2012-04-27

    Clustering in low density nuclear matter has been investigated using the NIMROD multidetector at Texas A&M University. Thermal coalescence modes were employed to extract densities, ρ, and temperatures, T, for evolving systems formed in collisions of 47A MeV (40)Ar+(112)Sn, (124)Sn and (64)Zn+(112)Sn, (124)Sn. The yields of d, t, (3)He, and (4)He have been determined at ρ=0.002 to 0.03 nucleons/fm(3) and T=5 to 11 MeV. The experimentally derived equilibrium constants for α particle production are compared with those predicted by a number of astrophysical equations of state. The data provide important new constraints on the model calculations.

  5. 2nd Iberian Nuclear Astrophysics Meeting on Compact Stars

    NASA Astrophysics Data System (ADS)

    Perez-Garcia, M. Angeles; Pons, Jose; Albertus, C.

    2012-02-01

    ORGANIZING COMMITTEE Dr M Ángeles Pérez-García (Área Física Teórica-Universidad de Salamanca & IUFFYM) Dr J A Miralles (Universidad de Alicante) Dr J Pons (Universidad de Alicante) Dr C Albertus (Área Física Nuclear-Universidad de Salamanca & IUFFYM) Dr F Atrio (Área Física Teórica-Universidad de Salamanca & IUFFYM) PREFACE The second Iberian Nuclear Astrophysics meeting was held at the University of Salamanca, Spain on 22-23 September 2011. This volume contains most of the presentations delivered at this international workshop. This meeting was the second in the series following the previous I Encuentro Ibérico de Compstar, held at the University of Coimbra, Portugal in 2010. The main purpose of this meeting was to strengthen the scientific collaboration between the participants of the Iberian and the rest of the southern European branches of the European Nuclear Astrophysics network, formerly, COMPSTAR. This ESF (European Science Foundation) supported network has been crucial in helping to make a broader audience for the the most interesting and relevant research lines being developed currently in Nuclear Astrophysics, especially related to the physics of neutron stars. It is indeed important to emphasize the need for a collaborative approach to the rest of the scientific communities so that we can reach possible new members in this interdisciplinary area and as outreach for the general public. The program of the meeting was tailored to theoretical descriptions of the physics of neutron stars although some input from experimental observers and other condensed matter and optics areas of interest was also included. The main scientific topics included: Magnetic fields in compact stars Nuclear structure and in-medium effects in nuclear interaction Equation of state: from nuclear matter to quarks Importance of crust in the evolution of neutron stars Computational simulations of collapsing dense objects Observational phenomenology In particular, leading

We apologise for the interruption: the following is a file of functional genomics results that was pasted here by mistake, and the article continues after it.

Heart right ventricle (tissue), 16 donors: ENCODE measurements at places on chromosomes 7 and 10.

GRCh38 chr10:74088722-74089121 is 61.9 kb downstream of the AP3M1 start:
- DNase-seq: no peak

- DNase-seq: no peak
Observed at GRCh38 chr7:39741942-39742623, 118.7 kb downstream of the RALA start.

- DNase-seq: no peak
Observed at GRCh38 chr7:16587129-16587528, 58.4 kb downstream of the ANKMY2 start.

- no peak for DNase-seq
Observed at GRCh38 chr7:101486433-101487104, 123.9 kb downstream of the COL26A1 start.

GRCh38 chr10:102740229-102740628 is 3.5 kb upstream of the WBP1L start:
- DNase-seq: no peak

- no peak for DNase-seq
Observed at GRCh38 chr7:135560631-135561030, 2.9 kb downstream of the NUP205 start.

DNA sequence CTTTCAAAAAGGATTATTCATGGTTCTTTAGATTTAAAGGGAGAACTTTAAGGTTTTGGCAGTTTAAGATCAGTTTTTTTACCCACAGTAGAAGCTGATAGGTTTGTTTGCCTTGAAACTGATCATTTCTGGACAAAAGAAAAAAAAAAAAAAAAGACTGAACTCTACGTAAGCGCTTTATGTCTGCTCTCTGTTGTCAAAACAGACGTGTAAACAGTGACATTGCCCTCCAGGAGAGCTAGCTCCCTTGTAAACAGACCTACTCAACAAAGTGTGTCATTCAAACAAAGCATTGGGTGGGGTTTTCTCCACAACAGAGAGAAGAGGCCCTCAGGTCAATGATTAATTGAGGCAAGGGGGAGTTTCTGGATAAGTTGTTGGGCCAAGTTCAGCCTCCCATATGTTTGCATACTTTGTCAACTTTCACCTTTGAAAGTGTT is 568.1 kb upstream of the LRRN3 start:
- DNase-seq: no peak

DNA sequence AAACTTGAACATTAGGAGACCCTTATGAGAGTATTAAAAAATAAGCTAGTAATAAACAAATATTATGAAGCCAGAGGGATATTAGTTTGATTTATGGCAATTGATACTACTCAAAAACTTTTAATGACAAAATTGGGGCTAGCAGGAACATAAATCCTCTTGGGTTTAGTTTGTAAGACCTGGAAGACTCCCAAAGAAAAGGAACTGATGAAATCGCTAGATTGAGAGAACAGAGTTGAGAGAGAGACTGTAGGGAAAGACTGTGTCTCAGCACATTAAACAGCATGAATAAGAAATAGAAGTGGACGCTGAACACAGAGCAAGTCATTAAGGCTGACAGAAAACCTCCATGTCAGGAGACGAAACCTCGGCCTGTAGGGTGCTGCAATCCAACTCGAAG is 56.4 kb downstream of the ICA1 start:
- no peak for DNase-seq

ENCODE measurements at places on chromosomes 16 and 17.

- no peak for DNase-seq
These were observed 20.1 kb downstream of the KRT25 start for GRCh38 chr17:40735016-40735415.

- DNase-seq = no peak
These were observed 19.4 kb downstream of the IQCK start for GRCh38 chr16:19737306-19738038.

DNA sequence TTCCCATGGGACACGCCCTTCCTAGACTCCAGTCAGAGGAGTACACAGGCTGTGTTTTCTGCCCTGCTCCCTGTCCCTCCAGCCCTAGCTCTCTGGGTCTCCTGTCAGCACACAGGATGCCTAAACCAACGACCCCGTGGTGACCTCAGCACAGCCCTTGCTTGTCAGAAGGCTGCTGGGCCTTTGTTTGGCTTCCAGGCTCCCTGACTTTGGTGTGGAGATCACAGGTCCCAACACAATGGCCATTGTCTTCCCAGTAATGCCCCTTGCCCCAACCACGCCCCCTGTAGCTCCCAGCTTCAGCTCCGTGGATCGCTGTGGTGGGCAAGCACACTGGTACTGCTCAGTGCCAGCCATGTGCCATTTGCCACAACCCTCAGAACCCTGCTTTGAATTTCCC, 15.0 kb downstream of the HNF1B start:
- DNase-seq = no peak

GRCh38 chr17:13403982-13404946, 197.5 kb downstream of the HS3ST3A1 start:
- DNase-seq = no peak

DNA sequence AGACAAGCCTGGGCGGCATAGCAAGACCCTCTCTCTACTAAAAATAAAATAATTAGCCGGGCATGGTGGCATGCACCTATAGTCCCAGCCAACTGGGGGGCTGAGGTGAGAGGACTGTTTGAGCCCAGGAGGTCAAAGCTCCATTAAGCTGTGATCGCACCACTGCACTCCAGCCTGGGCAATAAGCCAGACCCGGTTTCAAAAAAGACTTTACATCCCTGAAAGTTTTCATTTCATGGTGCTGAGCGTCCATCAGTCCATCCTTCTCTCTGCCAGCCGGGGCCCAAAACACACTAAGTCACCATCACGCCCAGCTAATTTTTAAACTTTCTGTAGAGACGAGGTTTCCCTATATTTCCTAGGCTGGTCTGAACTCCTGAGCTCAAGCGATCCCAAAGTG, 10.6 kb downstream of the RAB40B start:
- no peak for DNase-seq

6. Screening in Low Energy Nuclear Reactions of Importance to Astrophysics

    NASA Astrophysics Data System (ADS)

    Miley, George H.; Hora, Heinz; Luo, Nie

    2004-05-01

    Recent experiments in the LUNAR (Laboratory for Underground Nuclear Astrophysics) project have shown anonymously high electron screening may occur during acceleration driven low energy (<400 kV) ion bombardment of solid targets [1]. These effects become particularly important for E/ Ue < 100 (here E= ion energy and Ue = electron-screening potential energy). Thus these effects become significant for the understanding of reactions involved in nucleosynthesis of the elements and the interpretation of astrophysical data [1]. Another example of the behavior is the surprising threshold behavior near 18 keV for deuterons stopping in 3He gas at energies below the Bragg peak [2]. As pointed out in ref [1], the theoretical explanation for these effects is still under debate. Several researchers have proposed variations of the Trojan Horse Method (THM) to explain these effects [3]. In this paper, we propose an alternate mechanism associated with electron charge accumulation around the target atoms arising from the solid-state structure of the host. This concept will be explained in terms of density functional calculations of charge density profiles in a target undergoing ion dynamic effects [4]. REFERENCES [1] F. Strieder, et al., Naturwissenschaften (2000)88:461-467 [2] A. Formicola, et al., (2000) Eur Phys J. A 8:443-446 [3] S. Typel and H H Wolter, (2000) Few-Body System 29:75-93 [4] G. Miley and H. Hora, (2000) Nuclear Reactions in Solids, APS mtg. Lansing, MI [5] G. Miley, A. Lipson, N. Luo, and H. Hora, (2003) IEEE NSS/MIC Conf., Portland, OR